The tintype shown here is not connected with the button other than to illustrate this type of button in use on coats in the 1860s.
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13-11-29 … 13-09-49 Wonderful Early Georgia Confederate Artillery Shadow Box Relic Display: An honest, REAL, antique, Civil War Relics shadow box put together in the 1880s or 1890s … likely by a Confederate veteran. This surfaced at a Georgia flea market and was purchased by a Georgia friend of mine from a Georgia flea-marketeer. Until I got it, I don’t think it had ever been outside the state of Georgia. My friend sold it to me on one of his trips “up North” to visit his daughter in Michigan. Inside the frame is an artillery horse hames, an iron artillery hammer, a military horse bit, a crude spur, and a crude and heavy picket pin that is designed to pound into a tree instead of the ground. (I found a similar rebel picket pin on the following relic page http://lookoutmountaincivilwarrelics.com/miscellaneous-items.html ) All the relics in this shadow box appear to be Confederate pieces. Best part is the large, original ancient Brown Ink label which at one time read “Confederate Artillery Hames”… Worst part is that portions of the label are missing so we actually see Conf—— Artillery H-mes”. This is the real-deal. A southern made relic display full of southern relics. This item will require special shipping or arrangements for delivery or pick-up. A wonderful early lot of Rebel Relics … $1,650.00
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#114 – Atlanta Georgia Confederate Officer’s Inscribed Sword: Fresh from an estate in north Georgia is this wonderful “as found” Confederate officer’s sword. It is a Boyle & Gamble Confederate foot officer’s sword made in Richmond, Virginia … housed in a captured Union scabbard. The age, color, patina, and rust are IDENTICAL on both the sword and scabbard. I repeat, the age, color, patina, and rust patterns are absolutely identical on both pieces. There is no question these two pieces have been together since the Civil War. Neatly and simply engraved on the top mount of the scabbard is “W. N. Cook”. Careful and deliberate research indicates that the owner of this sword is 2nd Lieutenant W. N. Cook of Campbells Light Artillery (Georgia) which served at the Confederate Arsenal in Atlanta. Using the U.S. National Park Service data base we find that of the hundreds of Confederates named “Cook” only two carry the initials “W.N.” One was a private in the 18th Georgia Infantry. The other is our artillery officer. Further research to rule out federal usage shows only one US officer named W N Cook in the war. He served less than a month in 1862 and died before ever leaving New Hampshire. This is fresh to the market. I bought it at our last meeting of the OGCA from the militaria dealer who obtained it from the first picker in Georgia. This is dead real and as honest as any sword you can find. The CS Artillery unit served as guards at the Atlanta Arsenal as far as I can determine. Perhaps you can learn more. The brass guard and brass scabbard mounts are beautifully patinated. The steel sheath and some spots on the blade have ancient rust and some light scale (identical on both). The grip has 70% of the leather covering worn away. The balance of the leather is dry and untouched. The single strand copper wire is still firmly in place. Still dangling from the ring mounts are brass clips off a sword belt. A really appealing Johnny Reb sword…. $5,950.00 SOLD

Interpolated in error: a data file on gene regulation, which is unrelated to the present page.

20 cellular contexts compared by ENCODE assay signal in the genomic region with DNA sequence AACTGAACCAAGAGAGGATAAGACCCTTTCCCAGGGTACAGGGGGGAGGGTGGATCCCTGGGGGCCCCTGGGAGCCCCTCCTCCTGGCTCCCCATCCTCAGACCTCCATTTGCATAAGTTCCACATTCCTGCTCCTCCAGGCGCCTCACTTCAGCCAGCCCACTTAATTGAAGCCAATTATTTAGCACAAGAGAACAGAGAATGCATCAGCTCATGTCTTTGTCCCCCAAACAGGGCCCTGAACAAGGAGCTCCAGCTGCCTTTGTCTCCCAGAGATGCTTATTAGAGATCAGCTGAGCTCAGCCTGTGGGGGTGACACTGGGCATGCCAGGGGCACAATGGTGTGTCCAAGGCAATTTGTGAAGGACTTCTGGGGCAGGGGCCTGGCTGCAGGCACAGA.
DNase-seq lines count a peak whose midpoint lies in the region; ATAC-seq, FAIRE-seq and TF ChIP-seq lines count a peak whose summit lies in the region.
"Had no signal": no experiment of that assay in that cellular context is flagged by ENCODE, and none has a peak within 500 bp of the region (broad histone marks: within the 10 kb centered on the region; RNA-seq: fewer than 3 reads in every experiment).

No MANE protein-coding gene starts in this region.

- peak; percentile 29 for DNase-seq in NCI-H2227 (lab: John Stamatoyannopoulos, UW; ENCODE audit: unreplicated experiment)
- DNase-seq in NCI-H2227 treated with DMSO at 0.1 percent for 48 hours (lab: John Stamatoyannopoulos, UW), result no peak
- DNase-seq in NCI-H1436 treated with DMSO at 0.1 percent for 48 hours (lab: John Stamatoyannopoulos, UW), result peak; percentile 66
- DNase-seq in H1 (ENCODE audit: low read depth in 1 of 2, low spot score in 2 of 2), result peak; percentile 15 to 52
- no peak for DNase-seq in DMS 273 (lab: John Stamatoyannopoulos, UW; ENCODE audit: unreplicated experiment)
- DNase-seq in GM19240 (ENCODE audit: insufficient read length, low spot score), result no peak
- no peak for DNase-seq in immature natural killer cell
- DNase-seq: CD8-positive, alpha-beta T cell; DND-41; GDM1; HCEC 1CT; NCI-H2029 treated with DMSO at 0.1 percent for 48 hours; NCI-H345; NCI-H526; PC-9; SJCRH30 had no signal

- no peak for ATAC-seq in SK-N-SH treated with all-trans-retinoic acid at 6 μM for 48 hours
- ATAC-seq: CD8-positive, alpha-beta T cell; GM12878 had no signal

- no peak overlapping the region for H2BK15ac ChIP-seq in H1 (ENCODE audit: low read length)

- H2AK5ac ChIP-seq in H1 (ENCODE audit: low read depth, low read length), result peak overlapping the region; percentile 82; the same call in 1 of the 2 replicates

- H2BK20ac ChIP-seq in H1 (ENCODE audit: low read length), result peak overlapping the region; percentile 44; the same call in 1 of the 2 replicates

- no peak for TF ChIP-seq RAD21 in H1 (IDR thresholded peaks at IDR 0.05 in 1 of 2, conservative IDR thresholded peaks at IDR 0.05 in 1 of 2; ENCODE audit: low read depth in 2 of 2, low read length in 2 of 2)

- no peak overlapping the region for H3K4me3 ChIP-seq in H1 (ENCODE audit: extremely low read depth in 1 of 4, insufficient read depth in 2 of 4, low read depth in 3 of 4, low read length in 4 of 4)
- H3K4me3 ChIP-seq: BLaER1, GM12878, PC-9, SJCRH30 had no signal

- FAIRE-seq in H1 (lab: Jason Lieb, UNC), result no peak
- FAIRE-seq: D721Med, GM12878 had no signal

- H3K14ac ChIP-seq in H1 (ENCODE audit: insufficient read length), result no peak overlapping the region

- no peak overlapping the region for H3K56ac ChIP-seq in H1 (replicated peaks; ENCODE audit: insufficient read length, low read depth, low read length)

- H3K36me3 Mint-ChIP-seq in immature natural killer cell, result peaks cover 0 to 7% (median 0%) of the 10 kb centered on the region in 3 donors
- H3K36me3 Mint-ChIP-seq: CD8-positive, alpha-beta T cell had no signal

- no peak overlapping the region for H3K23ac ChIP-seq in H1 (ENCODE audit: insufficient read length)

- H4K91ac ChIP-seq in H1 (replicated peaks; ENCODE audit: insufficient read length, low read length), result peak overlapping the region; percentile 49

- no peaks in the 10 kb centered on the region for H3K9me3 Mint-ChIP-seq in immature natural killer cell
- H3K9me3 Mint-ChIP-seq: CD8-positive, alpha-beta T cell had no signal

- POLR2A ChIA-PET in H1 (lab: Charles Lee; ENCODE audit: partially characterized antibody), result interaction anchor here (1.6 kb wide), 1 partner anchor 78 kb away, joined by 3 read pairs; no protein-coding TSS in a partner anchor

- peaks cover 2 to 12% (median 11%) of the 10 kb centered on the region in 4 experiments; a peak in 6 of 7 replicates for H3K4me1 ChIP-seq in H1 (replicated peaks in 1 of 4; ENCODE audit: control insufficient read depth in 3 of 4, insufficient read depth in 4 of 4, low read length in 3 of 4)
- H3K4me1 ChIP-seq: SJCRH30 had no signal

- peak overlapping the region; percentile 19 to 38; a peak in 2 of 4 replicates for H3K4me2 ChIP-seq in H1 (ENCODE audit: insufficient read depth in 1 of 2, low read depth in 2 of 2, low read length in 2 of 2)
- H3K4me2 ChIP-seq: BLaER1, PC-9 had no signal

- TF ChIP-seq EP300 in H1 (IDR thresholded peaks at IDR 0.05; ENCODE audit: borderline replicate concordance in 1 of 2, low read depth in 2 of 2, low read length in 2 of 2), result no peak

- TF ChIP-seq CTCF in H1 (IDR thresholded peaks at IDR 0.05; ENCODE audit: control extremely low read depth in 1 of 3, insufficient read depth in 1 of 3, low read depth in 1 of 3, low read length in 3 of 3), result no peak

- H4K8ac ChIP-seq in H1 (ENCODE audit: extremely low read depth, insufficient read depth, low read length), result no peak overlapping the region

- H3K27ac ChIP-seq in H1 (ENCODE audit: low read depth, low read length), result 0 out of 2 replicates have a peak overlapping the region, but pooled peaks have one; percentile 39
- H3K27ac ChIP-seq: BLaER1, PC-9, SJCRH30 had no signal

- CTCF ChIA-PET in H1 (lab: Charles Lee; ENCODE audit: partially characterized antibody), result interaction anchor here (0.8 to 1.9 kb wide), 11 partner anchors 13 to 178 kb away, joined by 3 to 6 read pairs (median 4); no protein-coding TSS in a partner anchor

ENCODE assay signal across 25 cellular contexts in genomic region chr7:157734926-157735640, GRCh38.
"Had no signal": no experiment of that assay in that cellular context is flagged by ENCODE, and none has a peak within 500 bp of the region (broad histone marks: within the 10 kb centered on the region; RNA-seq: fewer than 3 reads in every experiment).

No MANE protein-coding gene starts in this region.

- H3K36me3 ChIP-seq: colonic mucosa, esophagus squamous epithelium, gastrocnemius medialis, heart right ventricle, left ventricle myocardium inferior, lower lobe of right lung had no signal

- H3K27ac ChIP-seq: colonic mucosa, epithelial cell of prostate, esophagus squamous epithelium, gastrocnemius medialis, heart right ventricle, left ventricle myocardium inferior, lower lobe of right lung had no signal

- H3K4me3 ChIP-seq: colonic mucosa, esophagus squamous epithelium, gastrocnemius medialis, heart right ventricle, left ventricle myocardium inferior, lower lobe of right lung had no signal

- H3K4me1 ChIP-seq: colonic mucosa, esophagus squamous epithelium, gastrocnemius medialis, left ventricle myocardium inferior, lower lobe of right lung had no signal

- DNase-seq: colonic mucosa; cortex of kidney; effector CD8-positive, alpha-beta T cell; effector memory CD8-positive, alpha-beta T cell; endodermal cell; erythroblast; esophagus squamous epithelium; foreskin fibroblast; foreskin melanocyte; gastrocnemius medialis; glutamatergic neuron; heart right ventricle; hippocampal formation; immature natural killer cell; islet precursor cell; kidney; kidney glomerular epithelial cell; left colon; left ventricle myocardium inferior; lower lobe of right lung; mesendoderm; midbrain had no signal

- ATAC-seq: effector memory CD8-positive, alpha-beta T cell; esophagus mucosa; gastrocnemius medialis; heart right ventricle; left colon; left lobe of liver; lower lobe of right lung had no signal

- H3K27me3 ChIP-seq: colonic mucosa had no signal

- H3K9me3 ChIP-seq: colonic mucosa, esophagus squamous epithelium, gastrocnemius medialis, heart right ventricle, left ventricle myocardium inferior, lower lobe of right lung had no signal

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#116 – US Model 1855 Rifleman’s Belt and Bayonet Frog with four piece buckle. Purchased by an old time collector from Bannerman’s in the 1940s, they advertised it as a “Confederate Army Officer’s Sword Belt” way back when. This is a VG+ black harness leather example. 100% complete except for the short tab on the frog that secures to the buckle. These were issued with Model 1855 rifles and other two-band short rifles that accepted the saber bayonet. The buckle is rather ingenious having the central interlocking buckle and then two flanking devices designed to hold the brass hooks of a knapsack. Overall VG to fine condition, just being a little dirty from years of storage. The tourist town dealers have been pricing these in the $1300 to $1600 range… Here is a heck of a deal…. $975.00 SOLD